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3 Ways CIOs Can Take a Dynamic Approach to Strategy

Nobody ever talks about wanting to take a static, sterile approach to leadership. Yet static leadership is probably the norm. In an article for the Wall Street Journal, Deloitte’s Amelia Dunlop discusses three ways CIOs can get dynamic about their strategy:

  1. Translate strategy into explicit implementation guidelines and choices.
  2. Adapt to rapidly changing conditions.
  3. Sustain the strategy by building organizational capabilities.

Strategy That Works

CIOs must be able to see how tactical moves add up into strategic moves—ideally good moves. That means being able to take strategy and break it down into clear and valuable tasks:

The dynamic approach begins with leaders articulating actionable design principles that provide direction to teams without being overly prescriptive. For example, an actionable design principle for becoming customercentric might include: “Make the first moment of customer contact memorable.” By giving the implementation team such a specific direction, leaders enable their people to understand where to start and how to evaluate findings without prescribing exact solutions.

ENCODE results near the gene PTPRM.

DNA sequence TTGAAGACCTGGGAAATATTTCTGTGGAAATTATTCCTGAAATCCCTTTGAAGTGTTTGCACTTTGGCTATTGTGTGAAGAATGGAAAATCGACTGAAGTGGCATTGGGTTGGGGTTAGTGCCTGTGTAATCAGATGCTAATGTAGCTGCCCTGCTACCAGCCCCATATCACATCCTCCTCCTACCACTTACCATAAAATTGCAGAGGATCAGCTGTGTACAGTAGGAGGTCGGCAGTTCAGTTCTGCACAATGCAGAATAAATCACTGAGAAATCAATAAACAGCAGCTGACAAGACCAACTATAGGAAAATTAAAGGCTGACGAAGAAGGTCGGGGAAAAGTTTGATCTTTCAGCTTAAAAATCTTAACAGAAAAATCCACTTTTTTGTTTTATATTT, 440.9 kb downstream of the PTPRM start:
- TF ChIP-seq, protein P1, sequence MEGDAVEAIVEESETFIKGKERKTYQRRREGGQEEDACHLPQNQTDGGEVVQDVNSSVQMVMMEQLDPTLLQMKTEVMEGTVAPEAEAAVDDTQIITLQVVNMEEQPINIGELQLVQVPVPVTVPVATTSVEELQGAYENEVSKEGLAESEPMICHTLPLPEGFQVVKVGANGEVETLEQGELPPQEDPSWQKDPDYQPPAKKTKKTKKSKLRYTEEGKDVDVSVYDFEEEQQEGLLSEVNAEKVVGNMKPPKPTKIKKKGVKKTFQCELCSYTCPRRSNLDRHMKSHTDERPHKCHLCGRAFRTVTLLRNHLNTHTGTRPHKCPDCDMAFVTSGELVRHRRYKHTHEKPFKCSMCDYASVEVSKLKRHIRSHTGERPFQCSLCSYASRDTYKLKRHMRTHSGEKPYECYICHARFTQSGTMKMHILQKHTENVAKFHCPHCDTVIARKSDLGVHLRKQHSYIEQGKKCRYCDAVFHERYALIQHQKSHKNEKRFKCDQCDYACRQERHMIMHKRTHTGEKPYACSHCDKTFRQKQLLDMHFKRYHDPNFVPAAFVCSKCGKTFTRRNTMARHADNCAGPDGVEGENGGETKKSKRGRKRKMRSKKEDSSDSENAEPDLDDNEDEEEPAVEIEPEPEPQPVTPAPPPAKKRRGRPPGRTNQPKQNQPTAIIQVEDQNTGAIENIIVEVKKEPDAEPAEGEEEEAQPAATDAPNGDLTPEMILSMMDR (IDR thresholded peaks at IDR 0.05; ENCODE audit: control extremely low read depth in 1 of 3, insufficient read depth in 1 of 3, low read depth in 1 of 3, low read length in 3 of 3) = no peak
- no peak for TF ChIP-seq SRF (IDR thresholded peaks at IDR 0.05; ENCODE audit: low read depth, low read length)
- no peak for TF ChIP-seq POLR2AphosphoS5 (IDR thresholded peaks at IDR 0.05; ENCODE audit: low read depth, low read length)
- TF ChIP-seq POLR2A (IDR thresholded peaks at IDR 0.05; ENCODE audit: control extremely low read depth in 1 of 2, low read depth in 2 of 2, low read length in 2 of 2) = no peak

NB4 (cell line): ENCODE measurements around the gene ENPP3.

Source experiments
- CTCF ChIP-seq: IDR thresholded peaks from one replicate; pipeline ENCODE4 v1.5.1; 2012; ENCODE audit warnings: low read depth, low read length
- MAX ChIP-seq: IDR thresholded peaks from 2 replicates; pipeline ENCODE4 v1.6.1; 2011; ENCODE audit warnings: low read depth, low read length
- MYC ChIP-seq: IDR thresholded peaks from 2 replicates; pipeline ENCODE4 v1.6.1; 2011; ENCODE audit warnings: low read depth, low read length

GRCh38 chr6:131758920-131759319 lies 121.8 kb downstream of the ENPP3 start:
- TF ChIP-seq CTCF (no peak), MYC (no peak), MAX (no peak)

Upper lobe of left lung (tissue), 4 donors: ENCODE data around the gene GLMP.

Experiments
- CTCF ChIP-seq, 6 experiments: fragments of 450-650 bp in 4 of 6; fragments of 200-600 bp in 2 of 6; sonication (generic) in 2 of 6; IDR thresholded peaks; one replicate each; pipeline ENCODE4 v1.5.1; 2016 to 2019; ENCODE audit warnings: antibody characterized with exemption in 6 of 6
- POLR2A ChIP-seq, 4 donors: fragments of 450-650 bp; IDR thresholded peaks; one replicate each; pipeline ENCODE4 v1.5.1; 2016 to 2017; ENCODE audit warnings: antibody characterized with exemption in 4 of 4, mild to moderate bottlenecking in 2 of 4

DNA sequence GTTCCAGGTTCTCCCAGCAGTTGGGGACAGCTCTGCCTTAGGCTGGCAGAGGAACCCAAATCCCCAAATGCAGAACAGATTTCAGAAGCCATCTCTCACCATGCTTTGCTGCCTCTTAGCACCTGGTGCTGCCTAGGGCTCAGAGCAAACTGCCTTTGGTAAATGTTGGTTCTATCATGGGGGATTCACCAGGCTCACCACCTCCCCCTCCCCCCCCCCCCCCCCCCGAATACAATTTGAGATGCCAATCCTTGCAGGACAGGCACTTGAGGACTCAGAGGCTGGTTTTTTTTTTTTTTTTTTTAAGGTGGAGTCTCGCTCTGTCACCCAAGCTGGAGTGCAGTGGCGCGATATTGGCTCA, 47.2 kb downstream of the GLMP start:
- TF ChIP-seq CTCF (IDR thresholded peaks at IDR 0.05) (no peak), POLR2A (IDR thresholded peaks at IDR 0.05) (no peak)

Next, when Dunlop says CIOs should adapt to changing conditions, she also means that CIOs should be keeping an ear out to actually know when conditions are changing. She highlights the possibility of crowdsourcing improvement ideas within the business. And when changes are identified, it is up to CIOs to decide if a quick pivot in IT will suffice or if a full change of IT attack is required.

In order to make changes stick, they must be baked into new organizational capabilities that enable them. Change should occur at a small scale at first, and it should begin with work that encourages organizational learning, like pilot projects. A gradual shift will cause less alarm and create a higher likelihood of ultimate buy-in.

You can view the original article here:

About John Friscia

John Friscia is the Editor of Computer Aid's Accelerating IT Success. He began working for Computer Aid, Inc. in 2013 and continues to provide graphic design support for AITS. He graduated summa cum laude from Shippensburg University with a B.A. in English.

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